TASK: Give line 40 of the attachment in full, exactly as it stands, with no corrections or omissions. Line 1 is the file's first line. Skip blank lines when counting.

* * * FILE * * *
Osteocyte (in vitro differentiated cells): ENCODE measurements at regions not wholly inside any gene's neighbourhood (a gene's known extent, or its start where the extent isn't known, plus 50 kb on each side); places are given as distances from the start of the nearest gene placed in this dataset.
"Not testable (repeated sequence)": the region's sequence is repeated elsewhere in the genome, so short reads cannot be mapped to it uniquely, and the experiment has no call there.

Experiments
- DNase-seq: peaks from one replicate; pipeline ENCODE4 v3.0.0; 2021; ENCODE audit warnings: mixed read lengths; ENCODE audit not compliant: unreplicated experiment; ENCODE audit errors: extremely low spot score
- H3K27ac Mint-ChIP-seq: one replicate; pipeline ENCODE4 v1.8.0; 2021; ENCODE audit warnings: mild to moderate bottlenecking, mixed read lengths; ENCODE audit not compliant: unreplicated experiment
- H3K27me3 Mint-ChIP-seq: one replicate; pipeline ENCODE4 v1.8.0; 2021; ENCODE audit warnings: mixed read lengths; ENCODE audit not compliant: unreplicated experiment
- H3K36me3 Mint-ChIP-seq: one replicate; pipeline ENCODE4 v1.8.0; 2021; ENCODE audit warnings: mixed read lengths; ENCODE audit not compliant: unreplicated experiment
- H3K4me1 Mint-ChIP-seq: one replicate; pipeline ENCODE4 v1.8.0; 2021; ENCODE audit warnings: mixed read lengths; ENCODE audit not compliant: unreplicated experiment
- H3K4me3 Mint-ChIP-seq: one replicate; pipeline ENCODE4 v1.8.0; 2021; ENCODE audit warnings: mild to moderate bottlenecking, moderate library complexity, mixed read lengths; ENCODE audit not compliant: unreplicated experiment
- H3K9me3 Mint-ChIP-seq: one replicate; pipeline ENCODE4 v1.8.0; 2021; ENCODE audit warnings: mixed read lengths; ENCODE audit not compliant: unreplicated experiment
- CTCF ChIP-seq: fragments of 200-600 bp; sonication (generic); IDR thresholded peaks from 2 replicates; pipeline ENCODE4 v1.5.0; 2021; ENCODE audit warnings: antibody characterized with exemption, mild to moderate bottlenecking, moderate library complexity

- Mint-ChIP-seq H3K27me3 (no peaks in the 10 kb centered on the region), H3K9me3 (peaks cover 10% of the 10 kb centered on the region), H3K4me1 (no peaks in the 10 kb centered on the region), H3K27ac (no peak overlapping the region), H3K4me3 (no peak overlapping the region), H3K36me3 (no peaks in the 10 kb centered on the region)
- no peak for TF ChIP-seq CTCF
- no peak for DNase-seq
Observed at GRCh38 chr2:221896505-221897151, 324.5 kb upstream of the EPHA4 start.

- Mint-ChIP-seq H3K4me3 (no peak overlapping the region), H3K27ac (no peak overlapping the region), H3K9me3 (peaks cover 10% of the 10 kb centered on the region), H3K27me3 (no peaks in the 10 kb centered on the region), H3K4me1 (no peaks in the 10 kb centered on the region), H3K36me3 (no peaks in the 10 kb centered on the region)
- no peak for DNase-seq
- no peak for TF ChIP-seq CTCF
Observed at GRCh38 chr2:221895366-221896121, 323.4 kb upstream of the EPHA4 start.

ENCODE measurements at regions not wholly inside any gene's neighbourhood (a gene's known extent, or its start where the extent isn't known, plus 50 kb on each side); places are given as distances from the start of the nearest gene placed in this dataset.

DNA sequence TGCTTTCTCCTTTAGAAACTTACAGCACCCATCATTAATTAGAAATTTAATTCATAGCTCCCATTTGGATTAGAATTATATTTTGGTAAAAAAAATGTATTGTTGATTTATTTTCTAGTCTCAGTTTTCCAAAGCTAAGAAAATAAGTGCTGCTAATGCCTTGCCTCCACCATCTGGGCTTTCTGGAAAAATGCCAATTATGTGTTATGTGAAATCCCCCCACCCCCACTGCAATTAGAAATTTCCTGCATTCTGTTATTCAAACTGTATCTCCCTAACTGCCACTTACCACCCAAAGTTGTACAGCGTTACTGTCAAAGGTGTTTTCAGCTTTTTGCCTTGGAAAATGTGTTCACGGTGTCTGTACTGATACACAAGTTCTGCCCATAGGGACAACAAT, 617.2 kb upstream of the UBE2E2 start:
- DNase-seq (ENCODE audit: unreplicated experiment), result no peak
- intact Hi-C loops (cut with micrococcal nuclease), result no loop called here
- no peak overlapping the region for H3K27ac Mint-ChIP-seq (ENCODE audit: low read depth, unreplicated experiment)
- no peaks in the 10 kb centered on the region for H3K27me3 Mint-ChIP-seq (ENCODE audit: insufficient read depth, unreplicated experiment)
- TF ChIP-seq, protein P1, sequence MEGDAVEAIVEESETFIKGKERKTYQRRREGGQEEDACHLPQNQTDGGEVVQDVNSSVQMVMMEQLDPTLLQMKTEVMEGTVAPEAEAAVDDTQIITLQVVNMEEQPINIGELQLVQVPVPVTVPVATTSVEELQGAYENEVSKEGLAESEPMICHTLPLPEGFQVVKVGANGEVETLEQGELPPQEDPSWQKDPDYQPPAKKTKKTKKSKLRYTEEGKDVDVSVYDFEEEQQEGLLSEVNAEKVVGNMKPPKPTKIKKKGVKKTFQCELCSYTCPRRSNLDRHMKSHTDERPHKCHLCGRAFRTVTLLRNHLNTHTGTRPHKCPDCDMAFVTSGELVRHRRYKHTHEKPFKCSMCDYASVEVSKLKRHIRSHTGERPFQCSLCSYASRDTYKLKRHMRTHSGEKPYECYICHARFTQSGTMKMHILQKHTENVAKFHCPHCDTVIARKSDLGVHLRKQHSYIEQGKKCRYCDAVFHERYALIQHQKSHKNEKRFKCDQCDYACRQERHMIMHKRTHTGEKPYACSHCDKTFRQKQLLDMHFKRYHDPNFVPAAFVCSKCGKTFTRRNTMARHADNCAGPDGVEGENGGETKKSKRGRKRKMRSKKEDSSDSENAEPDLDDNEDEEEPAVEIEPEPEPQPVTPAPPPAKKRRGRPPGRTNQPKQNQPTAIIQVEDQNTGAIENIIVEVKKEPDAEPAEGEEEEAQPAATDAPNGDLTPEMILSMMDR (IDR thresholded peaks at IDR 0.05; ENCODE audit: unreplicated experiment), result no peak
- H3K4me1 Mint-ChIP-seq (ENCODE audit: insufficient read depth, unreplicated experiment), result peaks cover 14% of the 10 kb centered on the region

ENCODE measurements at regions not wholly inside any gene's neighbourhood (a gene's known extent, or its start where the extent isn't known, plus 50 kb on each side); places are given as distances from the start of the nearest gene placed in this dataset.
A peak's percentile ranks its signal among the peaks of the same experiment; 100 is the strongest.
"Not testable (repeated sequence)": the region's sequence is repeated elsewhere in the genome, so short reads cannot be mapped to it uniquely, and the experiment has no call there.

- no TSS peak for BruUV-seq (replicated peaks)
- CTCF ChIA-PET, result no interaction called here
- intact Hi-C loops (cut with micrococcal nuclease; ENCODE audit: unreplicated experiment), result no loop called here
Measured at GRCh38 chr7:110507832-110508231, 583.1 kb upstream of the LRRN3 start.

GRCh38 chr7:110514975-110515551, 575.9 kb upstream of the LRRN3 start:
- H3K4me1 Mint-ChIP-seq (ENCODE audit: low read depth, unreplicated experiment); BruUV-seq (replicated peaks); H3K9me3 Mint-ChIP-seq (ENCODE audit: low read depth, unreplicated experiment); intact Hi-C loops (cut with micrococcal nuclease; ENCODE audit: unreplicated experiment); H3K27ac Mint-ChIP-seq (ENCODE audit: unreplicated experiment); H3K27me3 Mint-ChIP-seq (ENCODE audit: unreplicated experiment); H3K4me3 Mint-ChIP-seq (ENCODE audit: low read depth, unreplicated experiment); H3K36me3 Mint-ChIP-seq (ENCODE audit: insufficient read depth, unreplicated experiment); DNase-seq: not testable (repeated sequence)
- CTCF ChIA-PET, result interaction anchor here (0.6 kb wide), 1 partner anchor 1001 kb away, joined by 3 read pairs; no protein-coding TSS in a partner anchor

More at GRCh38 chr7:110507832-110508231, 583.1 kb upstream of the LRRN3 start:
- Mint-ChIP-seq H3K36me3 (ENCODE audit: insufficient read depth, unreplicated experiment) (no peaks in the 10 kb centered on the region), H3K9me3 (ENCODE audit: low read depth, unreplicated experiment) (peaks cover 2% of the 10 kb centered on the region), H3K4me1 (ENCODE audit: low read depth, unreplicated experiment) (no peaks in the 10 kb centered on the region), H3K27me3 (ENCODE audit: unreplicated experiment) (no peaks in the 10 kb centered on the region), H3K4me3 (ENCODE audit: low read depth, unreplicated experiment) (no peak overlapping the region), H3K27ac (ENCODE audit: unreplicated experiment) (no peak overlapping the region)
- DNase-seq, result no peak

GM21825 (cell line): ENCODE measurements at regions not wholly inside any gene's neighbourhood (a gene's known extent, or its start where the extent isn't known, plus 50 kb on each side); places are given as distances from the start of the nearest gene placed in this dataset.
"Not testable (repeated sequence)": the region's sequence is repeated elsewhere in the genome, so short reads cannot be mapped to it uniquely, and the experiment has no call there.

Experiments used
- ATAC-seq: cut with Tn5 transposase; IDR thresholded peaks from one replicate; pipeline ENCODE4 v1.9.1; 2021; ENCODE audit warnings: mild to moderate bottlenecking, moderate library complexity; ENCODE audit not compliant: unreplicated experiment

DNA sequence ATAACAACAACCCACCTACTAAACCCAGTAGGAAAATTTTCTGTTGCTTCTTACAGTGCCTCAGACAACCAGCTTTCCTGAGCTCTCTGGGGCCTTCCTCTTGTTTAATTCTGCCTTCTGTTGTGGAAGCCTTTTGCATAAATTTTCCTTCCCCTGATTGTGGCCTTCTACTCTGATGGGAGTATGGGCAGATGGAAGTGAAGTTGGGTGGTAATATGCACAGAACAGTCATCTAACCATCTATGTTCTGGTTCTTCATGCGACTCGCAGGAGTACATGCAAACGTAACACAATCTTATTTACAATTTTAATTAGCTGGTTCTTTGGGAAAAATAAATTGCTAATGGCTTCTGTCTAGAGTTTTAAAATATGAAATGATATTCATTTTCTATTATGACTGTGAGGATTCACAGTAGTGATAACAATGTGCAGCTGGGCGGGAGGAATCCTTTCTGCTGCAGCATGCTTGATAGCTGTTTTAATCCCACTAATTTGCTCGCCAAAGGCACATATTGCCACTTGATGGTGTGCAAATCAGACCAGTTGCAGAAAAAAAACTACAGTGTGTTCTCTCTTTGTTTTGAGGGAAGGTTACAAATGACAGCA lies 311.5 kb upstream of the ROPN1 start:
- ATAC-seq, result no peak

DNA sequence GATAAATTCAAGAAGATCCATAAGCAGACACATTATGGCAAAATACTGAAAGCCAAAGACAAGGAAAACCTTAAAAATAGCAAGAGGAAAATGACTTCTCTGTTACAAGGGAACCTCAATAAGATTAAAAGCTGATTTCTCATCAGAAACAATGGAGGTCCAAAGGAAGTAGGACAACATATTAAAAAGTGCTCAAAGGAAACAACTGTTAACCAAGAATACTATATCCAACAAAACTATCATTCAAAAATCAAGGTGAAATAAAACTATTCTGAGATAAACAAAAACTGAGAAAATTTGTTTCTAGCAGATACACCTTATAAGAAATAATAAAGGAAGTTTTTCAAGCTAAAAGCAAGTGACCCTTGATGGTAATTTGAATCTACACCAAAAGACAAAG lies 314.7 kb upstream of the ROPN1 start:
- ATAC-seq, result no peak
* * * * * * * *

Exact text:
- DNase-seq, result no peak